In this issue
April 9, 2014

Jonathan Tobin: Why Did Kerry Lie About Israeli Blame?

Samuel G. Freedman: A resolution 70 years later for a father's unsettling legacy of ashes from Dachau

Jessica Ivins: A resolution 70 years later for a father's unsettling legacy of ashes from Dachau

Kim Giles: Asking for help is not weakness

Kathy Kristof and Barbara Hoch Marcus: 7 Great Growth Israeli Stocks

Matthew Mientka: How Beans, Peas, And Chickpeas Cleanse Bad Cholesterol and Lowers Risk of Heart Disease

Sabrina Bachai: 5 At-Home Treatments For Headaches

The Kosher Gourmet by Daniel Neman Have yourself a matzo ball: The secrets bubby never told you and recipes she could have never imagined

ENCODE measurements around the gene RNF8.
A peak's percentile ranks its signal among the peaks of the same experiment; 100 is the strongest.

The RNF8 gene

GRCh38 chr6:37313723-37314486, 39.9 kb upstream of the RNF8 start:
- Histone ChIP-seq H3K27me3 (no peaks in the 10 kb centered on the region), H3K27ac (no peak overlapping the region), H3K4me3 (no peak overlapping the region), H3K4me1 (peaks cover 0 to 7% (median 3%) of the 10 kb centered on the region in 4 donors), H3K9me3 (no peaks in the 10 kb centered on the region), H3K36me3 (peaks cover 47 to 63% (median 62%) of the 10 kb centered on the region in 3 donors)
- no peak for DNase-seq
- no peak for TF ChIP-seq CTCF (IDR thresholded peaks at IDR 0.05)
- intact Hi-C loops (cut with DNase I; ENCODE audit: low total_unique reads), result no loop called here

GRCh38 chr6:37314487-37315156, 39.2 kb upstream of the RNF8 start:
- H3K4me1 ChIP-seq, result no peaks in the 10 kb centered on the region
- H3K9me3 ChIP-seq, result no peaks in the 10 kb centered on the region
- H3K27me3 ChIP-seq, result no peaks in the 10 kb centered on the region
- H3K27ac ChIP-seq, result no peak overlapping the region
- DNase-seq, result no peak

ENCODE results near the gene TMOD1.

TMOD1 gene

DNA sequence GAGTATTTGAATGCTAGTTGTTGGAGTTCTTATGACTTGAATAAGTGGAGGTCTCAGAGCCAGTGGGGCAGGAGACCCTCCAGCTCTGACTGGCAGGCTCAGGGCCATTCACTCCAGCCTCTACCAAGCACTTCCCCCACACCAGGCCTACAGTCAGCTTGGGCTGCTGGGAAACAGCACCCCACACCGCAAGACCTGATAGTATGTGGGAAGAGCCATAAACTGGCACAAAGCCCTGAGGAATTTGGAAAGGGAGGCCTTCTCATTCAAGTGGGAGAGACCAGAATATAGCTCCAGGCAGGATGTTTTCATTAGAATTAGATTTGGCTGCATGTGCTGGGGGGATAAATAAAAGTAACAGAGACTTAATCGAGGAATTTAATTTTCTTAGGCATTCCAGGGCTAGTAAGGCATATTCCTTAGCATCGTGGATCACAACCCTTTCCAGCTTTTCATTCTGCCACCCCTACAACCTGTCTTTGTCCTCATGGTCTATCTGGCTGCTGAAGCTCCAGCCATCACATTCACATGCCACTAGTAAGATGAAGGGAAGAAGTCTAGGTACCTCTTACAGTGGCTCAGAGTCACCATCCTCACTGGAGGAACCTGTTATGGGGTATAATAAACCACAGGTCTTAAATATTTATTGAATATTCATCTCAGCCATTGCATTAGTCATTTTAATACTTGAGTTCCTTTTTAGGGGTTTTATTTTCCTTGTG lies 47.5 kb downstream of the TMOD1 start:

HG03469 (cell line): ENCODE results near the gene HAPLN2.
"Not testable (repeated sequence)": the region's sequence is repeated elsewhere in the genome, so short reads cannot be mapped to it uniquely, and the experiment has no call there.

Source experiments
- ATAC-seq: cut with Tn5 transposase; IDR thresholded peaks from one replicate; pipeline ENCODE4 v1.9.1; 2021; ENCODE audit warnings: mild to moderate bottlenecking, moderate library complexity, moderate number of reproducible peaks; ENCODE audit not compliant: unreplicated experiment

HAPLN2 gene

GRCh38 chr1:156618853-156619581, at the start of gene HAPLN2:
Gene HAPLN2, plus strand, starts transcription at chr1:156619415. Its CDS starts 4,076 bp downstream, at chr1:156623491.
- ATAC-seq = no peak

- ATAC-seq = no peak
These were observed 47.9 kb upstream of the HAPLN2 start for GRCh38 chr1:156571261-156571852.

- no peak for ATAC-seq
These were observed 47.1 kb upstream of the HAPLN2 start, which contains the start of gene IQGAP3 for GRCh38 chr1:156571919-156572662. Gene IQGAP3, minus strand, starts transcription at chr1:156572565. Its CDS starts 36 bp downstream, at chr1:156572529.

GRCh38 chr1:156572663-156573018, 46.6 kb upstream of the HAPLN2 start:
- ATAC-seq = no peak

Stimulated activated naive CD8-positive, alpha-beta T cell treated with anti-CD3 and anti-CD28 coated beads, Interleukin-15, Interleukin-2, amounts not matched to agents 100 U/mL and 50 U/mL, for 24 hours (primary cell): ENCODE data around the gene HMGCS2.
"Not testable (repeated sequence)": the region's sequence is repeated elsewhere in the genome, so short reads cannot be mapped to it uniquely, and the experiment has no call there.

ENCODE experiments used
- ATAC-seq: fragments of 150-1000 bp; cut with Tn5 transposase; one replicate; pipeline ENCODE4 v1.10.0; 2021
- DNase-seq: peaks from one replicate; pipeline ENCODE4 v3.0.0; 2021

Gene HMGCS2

April 8, 2014

Lori Nawyn: At Your Wit's End and Back: Finding Peace

Susan B. Garland and Rachel L. Sheedy: Strategies Married Couples Can Use to Boost Benefits

David Muhlbaum: Smart Tax Deductions Non-Itemizers Can Claim

Jill Weisenberger, M.S., R.D.N., C.D.E : Before You Lose Your Mental Edge

Dana Dovey: Coffee Drinkers Rejoice! Your Cup Of Joe Can Prevent Death From Liver Disease

Chris Weller: Electric 'Thinking Cap' Puts Your Brain Power Into High Gear

The Kosher Gourmet by Marlene Parrish A gift of hazelnuts keeps giving --- for a variety of nutty recipes: Entree, side, soup, dessert

April 4, 2014

Rabbi David Gutterman: The Word for Nothing Means Everything

Charles Krauthammer: Kerry's folly, Chapter 3

Amy Peterson: A life of love: How to build lasting relationships with your children